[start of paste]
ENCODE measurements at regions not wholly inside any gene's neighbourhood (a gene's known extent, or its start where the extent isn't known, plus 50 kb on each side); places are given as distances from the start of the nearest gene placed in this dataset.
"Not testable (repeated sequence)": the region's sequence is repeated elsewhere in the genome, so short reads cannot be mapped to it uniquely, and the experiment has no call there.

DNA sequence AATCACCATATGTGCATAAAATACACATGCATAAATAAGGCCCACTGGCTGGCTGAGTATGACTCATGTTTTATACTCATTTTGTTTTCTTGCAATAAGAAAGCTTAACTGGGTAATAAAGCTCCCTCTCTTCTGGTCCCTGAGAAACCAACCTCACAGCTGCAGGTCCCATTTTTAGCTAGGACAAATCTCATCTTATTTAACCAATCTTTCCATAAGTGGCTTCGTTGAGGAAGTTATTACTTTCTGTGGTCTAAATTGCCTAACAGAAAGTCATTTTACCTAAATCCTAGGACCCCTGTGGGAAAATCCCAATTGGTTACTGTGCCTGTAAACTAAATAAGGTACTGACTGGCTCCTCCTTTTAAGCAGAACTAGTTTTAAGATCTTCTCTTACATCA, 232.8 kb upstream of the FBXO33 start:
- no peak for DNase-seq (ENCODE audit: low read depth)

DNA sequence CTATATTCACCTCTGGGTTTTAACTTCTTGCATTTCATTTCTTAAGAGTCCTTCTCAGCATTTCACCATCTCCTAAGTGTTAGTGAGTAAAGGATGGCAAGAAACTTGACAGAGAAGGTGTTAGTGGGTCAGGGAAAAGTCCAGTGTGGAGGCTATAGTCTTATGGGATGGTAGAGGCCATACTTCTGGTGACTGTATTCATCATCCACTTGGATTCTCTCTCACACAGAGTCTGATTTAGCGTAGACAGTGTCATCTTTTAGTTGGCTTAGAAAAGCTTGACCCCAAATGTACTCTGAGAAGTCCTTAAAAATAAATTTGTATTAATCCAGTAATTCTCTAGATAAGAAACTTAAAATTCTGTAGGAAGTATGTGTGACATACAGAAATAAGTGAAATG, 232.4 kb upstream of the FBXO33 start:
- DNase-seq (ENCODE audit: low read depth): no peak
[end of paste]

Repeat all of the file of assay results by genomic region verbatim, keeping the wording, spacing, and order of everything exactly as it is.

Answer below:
ENCODE measurements at regions not wholly inside any gene's neighbourhood (a gene's known extent, or its start where the extent isn't known, plus 50 kb on each side); places are given as distances from the start of the nearest gene placed in this dataset.
"Not testable (repeated sequence)": the region's sequence is repeated elsewhere in the genome, so short reads cannot be mapped to it uniquely, and the experiment has no call there.

DNA sequence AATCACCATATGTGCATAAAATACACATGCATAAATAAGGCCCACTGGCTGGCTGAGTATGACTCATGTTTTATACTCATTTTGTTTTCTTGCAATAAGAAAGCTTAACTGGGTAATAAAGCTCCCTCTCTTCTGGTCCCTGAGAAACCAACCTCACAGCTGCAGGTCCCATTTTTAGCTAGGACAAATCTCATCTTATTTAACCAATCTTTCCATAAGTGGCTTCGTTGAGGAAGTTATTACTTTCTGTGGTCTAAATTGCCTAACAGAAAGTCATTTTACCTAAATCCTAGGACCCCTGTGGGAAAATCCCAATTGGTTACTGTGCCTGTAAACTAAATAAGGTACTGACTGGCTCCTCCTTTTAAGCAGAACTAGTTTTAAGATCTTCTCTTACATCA, 232.8 kb upstream of the FBXO33 start:
- no peak for DNase-seq (ENCODE audit: low read depth)

DNA sequence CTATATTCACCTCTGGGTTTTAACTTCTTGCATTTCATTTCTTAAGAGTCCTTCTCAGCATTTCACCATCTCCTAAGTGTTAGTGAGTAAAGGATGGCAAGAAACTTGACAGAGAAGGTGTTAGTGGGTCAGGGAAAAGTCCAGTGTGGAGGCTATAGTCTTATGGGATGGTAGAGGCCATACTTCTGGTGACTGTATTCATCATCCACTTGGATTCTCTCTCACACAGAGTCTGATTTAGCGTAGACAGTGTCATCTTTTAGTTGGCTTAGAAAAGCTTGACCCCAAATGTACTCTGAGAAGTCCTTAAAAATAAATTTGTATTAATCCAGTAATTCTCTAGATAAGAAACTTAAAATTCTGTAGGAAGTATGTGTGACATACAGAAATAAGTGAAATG, 232.4 kb upstream of the FBXO33 start:
- DNase-seq (ENCODE audit: low read depth): no peak